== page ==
Neal Takiff and his firm, Whitted Takiff & Hansen, specialize in education or school law. His firm is perhaps the only law firm in Illinois that represents both sides of school law, representing both parents and school districts (though not in the same case). Takiff’s position is that the common interest for both sides is the student, and that in most cases, both families and school districts are trying to solve a problem and do the right thing for the student.

Takiff has long had an interest in education and helping people. He worked as a teacher for 3 years in Houston’s inner city with “Teach for America “before attending law school. After law school, Takiff worked as a public interest attorney in class action litigation. Later, he was an attorney for the Cook County Public Guardian, representing neglected and abused children and then as a Lake County Public defender. Takiff gained extensive trial experience from that work which was valuable preparation for his work in school law. He has also gained a unique view on education and the law by serving as a school board member. Takiff derives great satisfaction from helping families and being a creative problem solver.

Federal Law provides that school districts are responsible for educating students, and in the case of special education, the IDEA (Individuals with Disabilities Act), it is required that students with disabilities be provided with education from ages 3 to 22. It may be determined that a student with a disability is entitled to an IEP (Individualized Educational Plan). The key to the IEP is that it is individualized to the student such as a specialized curriculum, extra time to take a test, therapeutic services, mainstreaming or an out of district transfer.

What can a family do if they feel that their student is having trouble in school and is not getting the help he or she needs? A school is obligated by federal law to identify students that may have a disability (IDEA). If a problem is identified, a school may conduct a RTI (Response to Intervention), whereby the student is given short-term assistance to correct the problem. However, this is not meant to be long-term assistance and is not a substitute for an IEP. If it has not already been done, a family can request in writing that a case study evaluation be done of the student. The school must respond to that request in 14 days. Usually, a school will do such an evaluation when requested by the family. A parent can always order their own private evaluation, though that may not be necessary.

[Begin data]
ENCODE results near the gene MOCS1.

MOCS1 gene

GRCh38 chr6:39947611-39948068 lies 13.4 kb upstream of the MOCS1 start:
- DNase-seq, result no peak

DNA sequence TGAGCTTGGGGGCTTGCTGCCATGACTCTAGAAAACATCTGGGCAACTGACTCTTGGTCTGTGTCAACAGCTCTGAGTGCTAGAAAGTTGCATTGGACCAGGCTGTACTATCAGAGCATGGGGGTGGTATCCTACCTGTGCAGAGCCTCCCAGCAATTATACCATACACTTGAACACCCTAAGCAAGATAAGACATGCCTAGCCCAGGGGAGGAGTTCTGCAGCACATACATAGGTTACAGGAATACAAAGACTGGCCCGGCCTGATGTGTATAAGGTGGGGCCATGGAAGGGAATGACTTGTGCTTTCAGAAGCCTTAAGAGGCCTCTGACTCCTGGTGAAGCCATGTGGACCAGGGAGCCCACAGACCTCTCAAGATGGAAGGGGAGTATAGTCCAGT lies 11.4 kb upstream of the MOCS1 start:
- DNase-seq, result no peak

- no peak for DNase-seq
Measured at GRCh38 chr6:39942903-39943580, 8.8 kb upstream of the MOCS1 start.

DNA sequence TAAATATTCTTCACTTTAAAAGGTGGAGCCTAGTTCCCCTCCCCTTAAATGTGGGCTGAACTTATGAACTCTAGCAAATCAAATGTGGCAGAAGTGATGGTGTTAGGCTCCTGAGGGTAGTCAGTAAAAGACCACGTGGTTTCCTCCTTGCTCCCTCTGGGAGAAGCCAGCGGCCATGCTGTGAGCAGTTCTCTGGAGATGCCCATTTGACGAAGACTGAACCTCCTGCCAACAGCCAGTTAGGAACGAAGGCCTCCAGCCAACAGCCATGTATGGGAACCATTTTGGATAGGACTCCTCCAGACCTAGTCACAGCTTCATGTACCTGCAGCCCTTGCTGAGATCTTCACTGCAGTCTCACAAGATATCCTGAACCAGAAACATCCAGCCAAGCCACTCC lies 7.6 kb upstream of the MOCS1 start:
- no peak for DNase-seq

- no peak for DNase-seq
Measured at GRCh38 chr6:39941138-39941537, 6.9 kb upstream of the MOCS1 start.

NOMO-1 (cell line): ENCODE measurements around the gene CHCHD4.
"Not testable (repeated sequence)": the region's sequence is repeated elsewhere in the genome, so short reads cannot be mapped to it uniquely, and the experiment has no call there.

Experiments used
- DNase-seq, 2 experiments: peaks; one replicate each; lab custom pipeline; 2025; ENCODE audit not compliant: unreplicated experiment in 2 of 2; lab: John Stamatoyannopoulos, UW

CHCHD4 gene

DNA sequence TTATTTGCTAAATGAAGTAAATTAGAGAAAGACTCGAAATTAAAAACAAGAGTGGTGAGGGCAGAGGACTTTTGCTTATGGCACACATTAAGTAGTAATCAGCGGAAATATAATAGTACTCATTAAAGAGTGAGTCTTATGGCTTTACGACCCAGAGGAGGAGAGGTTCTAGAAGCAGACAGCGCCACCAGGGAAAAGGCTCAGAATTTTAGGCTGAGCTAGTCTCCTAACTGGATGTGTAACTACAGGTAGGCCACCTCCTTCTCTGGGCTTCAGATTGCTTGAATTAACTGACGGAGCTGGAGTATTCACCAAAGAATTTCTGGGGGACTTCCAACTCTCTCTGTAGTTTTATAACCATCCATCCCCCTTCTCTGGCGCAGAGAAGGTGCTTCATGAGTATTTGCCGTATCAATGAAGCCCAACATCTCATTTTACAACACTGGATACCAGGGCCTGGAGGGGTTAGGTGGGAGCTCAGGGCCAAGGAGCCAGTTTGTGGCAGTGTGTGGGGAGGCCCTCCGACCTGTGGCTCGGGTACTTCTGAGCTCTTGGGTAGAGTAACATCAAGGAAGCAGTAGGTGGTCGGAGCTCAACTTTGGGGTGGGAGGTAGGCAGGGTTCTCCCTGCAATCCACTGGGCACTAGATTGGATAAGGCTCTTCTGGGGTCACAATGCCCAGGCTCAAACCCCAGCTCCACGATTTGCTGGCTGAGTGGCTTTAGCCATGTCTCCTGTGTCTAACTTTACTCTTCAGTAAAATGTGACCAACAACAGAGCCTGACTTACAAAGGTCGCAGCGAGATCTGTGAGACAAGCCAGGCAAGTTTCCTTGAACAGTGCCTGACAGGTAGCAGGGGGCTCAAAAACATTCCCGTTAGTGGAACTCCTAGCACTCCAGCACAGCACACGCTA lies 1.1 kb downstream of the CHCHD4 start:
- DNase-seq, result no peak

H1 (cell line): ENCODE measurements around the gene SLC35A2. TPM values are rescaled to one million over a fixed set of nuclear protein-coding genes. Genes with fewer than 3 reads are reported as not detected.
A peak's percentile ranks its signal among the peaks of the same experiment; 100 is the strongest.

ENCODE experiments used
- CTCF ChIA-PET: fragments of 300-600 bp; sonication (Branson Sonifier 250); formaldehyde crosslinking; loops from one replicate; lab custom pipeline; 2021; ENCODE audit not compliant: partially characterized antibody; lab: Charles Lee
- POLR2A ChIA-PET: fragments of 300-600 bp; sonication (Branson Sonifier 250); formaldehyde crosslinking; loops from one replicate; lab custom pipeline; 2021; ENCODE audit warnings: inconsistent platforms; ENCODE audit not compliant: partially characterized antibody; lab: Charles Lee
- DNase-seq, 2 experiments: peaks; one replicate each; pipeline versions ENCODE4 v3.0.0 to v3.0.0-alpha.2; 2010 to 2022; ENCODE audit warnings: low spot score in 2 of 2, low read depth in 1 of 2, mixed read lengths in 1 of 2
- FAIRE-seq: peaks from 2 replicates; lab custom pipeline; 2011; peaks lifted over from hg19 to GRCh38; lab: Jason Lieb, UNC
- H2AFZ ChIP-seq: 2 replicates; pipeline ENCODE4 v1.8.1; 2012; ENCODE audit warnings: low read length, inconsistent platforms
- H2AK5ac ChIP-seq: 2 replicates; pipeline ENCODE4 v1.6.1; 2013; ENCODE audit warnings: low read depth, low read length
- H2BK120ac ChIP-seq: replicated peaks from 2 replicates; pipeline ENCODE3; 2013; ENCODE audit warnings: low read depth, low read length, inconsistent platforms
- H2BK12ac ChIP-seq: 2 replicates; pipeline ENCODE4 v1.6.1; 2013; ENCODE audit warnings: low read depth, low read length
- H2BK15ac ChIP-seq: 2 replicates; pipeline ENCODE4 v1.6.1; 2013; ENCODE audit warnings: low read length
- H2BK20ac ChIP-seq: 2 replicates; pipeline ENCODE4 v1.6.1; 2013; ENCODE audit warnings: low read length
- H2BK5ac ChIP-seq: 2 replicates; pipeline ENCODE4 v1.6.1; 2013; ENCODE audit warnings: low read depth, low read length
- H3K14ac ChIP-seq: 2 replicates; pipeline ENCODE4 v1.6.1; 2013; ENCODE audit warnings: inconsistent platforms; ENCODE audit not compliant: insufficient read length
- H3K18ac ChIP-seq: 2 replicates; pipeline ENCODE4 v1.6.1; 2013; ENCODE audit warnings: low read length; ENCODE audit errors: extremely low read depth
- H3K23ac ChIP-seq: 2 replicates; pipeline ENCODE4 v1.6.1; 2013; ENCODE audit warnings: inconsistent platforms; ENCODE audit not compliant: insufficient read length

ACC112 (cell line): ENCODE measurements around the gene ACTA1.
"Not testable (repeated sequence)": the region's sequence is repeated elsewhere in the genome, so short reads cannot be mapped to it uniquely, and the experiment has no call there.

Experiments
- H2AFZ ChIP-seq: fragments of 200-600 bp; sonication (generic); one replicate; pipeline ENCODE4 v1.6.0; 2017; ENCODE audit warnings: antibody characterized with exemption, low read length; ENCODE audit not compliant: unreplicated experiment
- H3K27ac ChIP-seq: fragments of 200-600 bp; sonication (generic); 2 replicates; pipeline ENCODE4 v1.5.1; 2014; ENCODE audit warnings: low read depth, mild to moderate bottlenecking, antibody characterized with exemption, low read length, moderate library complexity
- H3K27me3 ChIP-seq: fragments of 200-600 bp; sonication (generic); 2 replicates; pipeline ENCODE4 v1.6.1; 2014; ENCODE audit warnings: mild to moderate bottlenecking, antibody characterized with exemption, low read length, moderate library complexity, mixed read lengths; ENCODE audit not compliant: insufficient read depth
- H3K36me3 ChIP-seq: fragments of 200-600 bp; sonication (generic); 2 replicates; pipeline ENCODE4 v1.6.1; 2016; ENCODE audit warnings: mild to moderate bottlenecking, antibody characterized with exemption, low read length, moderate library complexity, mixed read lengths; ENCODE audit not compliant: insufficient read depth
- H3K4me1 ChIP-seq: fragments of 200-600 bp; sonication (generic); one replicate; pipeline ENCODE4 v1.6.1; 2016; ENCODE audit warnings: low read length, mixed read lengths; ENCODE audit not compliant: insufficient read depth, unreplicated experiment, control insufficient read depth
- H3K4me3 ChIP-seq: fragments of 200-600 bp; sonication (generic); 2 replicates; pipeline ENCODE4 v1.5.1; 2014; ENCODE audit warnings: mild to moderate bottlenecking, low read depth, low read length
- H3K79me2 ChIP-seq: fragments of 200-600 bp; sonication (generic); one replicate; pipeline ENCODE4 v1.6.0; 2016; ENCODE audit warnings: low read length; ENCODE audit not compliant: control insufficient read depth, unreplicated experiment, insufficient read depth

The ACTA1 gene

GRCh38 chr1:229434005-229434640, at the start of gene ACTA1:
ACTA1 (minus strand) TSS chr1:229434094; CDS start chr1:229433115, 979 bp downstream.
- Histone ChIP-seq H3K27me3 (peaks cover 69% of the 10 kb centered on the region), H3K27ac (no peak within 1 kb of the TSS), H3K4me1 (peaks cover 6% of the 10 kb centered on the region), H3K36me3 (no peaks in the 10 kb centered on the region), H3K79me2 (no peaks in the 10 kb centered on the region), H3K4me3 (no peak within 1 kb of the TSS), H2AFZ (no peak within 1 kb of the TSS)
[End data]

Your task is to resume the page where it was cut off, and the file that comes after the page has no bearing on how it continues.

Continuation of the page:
What happens if a family is in conflict with the school over an IEP? A lawyer may be able to help the family. There are many stages of the process where a family may benefit from the assistance of a lawyer; whether it is the determination of a student’s eligibility for an IEP or a change in an existing IEP such as a modification in placement or services. Sometimes it is easier to work with a school or persuade them to change their mind if a lawyer is involved before a decision is made about the IEP. Takiff noted that most of his clients felt that having an attorney involved in the process led to a more positive interaction between the school, student and family.